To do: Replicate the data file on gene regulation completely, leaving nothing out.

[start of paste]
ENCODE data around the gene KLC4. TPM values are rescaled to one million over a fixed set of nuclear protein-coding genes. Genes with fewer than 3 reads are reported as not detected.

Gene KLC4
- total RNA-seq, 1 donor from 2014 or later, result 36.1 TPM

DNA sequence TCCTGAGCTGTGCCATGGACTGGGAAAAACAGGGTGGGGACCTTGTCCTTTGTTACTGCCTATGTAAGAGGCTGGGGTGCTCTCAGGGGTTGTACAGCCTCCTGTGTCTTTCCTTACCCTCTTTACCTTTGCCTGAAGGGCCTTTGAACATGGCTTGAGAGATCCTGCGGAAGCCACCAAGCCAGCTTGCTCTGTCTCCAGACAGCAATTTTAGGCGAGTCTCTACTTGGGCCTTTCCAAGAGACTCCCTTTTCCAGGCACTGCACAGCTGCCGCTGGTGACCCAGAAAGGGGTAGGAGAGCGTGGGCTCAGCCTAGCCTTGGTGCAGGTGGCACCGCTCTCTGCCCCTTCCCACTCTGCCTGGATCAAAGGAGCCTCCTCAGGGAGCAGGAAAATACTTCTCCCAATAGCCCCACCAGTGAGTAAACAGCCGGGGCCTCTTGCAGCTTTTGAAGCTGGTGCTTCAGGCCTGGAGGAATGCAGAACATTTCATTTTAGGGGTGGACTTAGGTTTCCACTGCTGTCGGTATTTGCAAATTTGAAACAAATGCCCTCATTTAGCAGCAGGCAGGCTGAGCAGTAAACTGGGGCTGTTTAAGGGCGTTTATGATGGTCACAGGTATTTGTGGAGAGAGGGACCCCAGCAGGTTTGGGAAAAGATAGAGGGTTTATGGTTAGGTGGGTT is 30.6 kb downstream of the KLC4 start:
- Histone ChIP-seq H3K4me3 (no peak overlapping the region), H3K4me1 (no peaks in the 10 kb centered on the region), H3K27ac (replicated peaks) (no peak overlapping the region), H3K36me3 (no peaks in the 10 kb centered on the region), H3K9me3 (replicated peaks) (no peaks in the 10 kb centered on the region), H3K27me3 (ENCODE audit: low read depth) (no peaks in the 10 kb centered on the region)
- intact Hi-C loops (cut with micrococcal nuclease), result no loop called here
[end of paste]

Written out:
ENCODE data around the gene KLC4. TPM values are rescaled to one million over a fixed set of nuclear protein-coding genes. Genes with fewer than 3 reads are reported as not detected.

Gene KLC4
- total RNA-seq, 1 donor from 2014 or later, result 36.1 TPM

DNA sequence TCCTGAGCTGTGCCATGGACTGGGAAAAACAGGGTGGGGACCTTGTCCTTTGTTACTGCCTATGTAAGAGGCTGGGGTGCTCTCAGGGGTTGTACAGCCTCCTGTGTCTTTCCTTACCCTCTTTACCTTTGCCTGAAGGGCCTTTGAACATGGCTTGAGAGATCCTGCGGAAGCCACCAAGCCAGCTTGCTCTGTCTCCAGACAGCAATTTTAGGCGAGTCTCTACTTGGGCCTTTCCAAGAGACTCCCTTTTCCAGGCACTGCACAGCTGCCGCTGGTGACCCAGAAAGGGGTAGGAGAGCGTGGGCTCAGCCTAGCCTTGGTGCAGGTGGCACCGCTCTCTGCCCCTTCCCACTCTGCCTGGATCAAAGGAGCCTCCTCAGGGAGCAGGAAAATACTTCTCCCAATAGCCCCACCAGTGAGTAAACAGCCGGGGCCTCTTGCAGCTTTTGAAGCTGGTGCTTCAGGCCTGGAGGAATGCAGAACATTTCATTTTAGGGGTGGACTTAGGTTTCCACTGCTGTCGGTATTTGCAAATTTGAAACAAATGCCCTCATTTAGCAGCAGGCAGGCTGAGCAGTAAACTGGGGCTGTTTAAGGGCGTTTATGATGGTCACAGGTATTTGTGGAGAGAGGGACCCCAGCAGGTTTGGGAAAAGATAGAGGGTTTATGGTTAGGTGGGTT is 30.6 kb downstream of the KLC4 start:
- Histone ChIP-seq H3K4me3 (no peak overlapping the region), H3K4me1 (no peaks in the 10 kb centered on the region), H3K27ac (replicated peaks) (no peak overlapping the region), H3K36me3 (no peaks in the 10 kb centered on the region), H3K9me3 (replicated peaks) (no peaks in the 10 kb centered on the region), H3K27me3 (ENCODE audit: low read depth) (no peaks in the 10 kb centered on the region)
- intact Hi-C loops (cut with micrococcal nuclease), result no loop called here